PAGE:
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Government grants 50 extra visas for tech workers amid Brexit uncertainty

tech visa

The UK government has approved an additional 50 immigration visas for foreign technology workers, amid concern that Britain’s exit from the European Union will restrict access to talented staff.

Tech City UK, the government organisation that processes applications for the special visa, will now be allowed to approve 250 visas this year, up from the 200 it was originally allocated.

The decision comes after a surge in demand for the visas following last June’s Brexit vote.

The Conservative manifesto: What does it mean for UK tech?

Tech City UK was created by David Cameron’s government in 2010 to support Britain’s growing tech industry, with the Tech Nation visa introduced in 2014 to address a shortage of skilled coders among British startups.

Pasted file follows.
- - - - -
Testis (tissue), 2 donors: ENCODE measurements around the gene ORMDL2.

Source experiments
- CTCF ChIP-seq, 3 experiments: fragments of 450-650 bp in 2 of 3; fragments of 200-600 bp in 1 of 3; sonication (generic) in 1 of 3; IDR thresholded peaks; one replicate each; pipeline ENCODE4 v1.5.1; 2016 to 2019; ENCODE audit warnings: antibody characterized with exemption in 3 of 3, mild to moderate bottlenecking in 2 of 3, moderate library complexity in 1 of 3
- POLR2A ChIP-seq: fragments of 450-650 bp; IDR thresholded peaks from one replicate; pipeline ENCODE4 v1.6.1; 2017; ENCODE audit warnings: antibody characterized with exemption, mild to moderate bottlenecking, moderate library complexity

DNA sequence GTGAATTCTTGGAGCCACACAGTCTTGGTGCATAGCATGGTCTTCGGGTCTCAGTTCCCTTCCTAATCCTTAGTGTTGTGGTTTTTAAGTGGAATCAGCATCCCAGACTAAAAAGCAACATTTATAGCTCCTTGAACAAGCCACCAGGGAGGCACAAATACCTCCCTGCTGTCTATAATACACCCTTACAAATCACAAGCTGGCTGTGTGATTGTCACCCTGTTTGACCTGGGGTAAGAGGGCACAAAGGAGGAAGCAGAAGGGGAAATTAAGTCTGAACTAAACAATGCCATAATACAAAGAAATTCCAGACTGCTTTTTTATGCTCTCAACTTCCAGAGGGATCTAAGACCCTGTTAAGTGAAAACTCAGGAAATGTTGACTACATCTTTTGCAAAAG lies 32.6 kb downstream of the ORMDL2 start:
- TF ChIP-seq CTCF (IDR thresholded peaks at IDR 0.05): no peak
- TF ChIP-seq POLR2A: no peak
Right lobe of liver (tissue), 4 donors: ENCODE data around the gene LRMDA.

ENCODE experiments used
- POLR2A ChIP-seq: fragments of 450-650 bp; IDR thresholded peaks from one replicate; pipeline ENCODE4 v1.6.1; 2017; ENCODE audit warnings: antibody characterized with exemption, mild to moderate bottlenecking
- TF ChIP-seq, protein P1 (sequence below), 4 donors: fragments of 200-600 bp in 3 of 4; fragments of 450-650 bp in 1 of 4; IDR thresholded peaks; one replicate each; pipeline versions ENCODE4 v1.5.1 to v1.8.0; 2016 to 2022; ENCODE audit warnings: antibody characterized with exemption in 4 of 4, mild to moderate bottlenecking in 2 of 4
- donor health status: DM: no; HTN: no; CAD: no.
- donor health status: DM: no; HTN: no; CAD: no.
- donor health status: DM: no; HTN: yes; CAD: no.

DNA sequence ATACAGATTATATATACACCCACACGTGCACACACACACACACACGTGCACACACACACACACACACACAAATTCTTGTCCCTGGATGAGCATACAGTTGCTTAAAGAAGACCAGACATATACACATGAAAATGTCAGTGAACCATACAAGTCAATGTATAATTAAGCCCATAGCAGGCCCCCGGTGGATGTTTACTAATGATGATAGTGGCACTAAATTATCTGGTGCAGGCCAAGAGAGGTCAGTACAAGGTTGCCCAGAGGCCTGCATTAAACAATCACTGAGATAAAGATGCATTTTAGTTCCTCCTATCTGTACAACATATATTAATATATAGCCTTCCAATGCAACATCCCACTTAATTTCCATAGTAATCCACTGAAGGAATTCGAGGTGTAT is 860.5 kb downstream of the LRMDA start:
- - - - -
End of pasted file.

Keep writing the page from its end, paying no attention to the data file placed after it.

Gerard Grech, chief executive at Tech City UK, said future curbs on EU freedom of movement will make the special visas more important.

“We are delighted that the Home Office has been able to respond to concerns over how the UK would continue to attract the skills its tech sector needs by allowing Tech City UK to endorse more visas to exceptionally talented individuals,” he told The Telegraph.

“The UK must demonstrate that it is open for business to the brightest and best around the world.”

The Tech Nation visa is one of six “Tier 1 Exceptional Talent” visas, allocated by the government for technology, science, engineering, humanities, medicine, and the arts.

The government announcement came the same day as Simon Black, chief executive of FinTech firm PPRO Group, warned that Brexit is already prompting an “exodus” of FinTech companies from the UK.

Russ Shaw, from Tech London Advocates, praised the government’s decision to grant further tech visas, which he said shows a willingness to address the “skills gap” in the technology industry.

“We must now build on the Tech Nation programme to reform visas across the board,” he added. “Today’s announcement is an opportunity for the government to pursue a new, business-friendly immigration policy.”

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